What kind of human beings justify killings and pains inflicted on their fellow man? It is only on the Animal Channel that one would think this was excusable and practicable. But no, northern elders have proven that that Animal Channel trait isn’t an exclusive preserve of the carnivorous fauna society. For more than half a century, Yoruba have lived with Fulani herders in peace. In some northern parts of Oyo State, especially those who trace their progeny to Ibaribaland, intermarriages of decades have subsisted. Many of these so called Yoruba there have admixture of Fulani/Yoruba blood. Fulani are councilors in local councils in the area and fight for political space to be chairmen. They speak Yoruba more than they do their own Fulani. Now that an influx of their murderous Fula kin have infiltrated the people’s land, destroying crops, raping women and visiting unknown banditry on the people as they did to the Dogon of Central Mali, it is only logical that this violent variant of Fulani must be flushed from Yorubaland. Policemen would not lift a finger against these lords of the manor as they are the president’s kinsmen. There is nowhere that they have ever been convicted for their crimes.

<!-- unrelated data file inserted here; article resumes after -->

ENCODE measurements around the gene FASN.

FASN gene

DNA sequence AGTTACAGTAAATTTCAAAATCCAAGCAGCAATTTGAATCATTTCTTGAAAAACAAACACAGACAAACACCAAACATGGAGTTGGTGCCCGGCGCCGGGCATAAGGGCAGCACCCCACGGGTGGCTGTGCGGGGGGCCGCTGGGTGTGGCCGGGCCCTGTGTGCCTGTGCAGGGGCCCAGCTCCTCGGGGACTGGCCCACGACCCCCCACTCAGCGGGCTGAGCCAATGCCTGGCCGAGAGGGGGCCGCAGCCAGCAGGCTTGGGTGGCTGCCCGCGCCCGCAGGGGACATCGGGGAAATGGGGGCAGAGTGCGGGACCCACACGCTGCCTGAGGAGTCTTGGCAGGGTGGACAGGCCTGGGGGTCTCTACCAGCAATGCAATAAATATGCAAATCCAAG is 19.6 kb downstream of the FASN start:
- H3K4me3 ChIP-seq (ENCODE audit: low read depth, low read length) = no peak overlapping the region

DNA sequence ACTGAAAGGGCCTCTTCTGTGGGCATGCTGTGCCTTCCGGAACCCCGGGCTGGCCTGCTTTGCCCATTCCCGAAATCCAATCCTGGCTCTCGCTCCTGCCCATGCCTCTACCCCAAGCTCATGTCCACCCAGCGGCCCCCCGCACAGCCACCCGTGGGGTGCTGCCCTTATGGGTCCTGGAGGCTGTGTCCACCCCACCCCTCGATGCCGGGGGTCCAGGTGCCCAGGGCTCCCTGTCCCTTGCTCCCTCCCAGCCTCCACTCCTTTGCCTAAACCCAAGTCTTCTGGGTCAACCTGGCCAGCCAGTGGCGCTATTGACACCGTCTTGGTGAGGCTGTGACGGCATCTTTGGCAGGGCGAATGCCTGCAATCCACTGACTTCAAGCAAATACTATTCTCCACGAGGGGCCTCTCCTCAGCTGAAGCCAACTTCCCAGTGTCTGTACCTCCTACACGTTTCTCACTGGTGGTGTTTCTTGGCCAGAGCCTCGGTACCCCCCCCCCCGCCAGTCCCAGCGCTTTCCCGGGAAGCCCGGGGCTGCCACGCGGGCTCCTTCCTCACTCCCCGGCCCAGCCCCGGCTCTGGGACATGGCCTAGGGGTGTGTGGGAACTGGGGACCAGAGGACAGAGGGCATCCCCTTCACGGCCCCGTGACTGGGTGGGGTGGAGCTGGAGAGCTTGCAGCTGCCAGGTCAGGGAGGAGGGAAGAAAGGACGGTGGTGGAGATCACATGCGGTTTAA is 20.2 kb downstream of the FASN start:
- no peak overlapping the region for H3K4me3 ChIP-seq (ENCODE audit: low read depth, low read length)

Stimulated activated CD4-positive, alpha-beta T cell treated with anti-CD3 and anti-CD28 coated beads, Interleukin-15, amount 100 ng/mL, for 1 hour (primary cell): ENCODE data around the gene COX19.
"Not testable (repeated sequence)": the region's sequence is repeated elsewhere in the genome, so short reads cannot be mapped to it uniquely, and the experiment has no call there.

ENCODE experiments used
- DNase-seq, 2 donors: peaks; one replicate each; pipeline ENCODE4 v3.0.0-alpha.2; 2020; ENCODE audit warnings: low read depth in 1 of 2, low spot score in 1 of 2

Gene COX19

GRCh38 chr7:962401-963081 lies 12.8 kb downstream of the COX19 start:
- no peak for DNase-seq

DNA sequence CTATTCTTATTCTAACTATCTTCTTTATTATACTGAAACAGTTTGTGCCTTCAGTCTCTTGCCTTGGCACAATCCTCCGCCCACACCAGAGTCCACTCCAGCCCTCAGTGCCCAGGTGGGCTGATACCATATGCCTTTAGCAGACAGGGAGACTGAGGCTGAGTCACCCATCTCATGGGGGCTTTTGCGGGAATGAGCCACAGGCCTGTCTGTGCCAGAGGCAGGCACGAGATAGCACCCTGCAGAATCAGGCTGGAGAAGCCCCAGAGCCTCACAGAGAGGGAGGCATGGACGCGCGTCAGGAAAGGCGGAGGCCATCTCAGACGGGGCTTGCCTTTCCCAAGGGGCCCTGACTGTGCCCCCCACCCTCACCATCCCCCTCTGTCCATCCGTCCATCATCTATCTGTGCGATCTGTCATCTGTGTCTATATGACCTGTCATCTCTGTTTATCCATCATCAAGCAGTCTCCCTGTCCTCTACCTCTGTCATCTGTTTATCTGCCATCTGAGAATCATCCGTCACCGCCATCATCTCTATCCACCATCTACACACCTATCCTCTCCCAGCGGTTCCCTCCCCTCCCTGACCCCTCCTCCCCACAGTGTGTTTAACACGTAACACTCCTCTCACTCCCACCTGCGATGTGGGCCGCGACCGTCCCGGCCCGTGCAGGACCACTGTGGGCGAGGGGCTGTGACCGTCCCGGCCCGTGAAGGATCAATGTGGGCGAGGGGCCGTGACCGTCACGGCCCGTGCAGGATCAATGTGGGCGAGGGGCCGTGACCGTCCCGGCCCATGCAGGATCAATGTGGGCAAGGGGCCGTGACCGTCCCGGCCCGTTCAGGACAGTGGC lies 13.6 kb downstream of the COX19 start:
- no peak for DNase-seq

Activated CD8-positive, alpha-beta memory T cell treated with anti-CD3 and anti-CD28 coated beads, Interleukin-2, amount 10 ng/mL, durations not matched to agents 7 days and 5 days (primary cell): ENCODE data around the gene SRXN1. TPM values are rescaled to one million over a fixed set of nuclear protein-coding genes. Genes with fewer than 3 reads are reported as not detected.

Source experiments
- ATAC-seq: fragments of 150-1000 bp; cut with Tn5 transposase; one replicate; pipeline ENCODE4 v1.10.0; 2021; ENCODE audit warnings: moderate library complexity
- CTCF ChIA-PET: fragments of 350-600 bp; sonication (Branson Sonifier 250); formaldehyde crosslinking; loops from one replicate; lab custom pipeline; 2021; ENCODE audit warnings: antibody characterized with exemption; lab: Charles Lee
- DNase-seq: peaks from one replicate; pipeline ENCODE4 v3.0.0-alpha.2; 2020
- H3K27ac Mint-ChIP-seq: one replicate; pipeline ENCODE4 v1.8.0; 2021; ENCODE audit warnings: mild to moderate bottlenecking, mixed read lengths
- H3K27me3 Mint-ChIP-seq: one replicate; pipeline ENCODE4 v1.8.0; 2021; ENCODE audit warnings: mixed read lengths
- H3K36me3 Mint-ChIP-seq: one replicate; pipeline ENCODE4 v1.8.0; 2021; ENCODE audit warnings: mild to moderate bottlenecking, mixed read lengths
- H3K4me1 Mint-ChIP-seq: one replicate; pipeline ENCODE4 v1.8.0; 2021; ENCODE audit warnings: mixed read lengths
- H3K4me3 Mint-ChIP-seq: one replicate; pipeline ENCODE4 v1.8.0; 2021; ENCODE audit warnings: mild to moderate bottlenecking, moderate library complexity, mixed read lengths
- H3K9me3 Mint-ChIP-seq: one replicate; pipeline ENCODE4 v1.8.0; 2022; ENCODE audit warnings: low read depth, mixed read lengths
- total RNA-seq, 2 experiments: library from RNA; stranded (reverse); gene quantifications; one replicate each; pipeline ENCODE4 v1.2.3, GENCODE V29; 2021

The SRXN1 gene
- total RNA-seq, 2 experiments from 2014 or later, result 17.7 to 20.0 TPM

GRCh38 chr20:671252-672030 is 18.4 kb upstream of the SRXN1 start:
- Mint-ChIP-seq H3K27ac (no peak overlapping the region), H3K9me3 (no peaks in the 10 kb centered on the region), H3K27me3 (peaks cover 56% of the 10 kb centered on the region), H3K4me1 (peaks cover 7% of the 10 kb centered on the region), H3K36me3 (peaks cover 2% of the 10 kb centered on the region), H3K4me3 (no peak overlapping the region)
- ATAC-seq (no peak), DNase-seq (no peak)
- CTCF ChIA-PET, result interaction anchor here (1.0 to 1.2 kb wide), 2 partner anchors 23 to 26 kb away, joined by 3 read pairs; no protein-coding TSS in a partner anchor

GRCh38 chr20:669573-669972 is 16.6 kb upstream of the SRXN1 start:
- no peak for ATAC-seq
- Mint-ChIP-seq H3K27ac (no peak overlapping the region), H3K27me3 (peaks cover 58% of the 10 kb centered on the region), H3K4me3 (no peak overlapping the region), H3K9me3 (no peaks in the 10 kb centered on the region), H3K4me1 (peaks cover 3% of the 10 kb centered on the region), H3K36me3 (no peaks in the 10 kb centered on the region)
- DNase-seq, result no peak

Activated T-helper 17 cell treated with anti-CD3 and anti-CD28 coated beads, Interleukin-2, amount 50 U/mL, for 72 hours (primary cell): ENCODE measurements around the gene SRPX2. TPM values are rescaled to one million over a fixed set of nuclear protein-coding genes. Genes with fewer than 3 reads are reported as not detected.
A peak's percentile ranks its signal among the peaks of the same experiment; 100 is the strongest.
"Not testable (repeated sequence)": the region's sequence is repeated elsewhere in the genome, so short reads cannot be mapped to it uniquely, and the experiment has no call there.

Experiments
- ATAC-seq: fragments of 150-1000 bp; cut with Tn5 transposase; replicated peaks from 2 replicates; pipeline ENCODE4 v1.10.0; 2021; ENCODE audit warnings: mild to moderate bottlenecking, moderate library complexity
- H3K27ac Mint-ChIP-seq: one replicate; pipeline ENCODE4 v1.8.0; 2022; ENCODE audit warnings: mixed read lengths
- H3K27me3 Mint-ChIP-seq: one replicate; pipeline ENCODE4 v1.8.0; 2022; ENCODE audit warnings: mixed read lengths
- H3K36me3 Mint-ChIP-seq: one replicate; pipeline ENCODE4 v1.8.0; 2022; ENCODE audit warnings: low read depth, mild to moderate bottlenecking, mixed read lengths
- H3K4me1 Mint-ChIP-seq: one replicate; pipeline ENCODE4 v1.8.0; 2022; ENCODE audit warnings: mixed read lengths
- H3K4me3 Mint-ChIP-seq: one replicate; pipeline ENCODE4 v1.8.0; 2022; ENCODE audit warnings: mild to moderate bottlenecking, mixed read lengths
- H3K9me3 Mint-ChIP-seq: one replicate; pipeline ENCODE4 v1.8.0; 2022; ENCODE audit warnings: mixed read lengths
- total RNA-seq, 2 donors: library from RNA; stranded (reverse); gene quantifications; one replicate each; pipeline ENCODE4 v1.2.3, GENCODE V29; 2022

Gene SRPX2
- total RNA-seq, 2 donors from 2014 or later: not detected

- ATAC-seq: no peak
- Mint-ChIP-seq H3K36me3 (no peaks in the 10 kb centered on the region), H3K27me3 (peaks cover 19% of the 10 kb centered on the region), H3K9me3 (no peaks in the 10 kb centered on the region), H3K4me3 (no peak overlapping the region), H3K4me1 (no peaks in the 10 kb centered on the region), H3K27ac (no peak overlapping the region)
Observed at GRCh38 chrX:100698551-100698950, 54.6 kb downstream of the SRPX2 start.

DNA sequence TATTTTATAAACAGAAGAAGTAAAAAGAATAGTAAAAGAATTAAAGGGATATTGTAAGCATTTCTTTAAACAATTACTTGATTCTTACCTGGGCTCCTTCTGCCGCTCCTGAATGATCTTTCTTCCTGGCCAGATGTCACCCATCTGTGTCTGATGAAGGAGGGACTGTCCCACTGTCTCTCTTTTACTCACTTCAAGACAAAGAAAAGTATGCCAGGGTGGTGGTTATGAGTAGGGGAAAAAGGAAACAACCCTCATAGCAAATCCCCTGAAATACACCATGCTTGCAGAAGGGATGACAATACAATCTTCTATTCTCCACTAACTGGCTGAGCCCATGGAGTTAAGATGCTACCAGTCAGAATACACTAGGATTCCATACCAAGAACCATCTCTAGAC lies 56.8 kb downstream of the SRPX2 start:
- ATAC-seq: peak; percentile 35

In all this, Yoruba’s Northern Orogun adedigba and their elders never raised their voice against the villainy of the Fulani. When their fly was feasting on the Yoruba wound, it was desirable to keep mute but when the victim started to masticate the offending fly, all hell is now let loose.  Now that the Yoruba have had a fill of the Fulani violence and are asking their murderous guests to leave them in peace, a cacophony of sickening, self-centered cries is flying in the firmament. The Northern Elders Forum (NEF) was the first to grump. Last week, it worried over ejection notices given to Fulani herders and their families in some states of the south. No one heard NEF upbraid Fulani when they embarked on their spate of murders.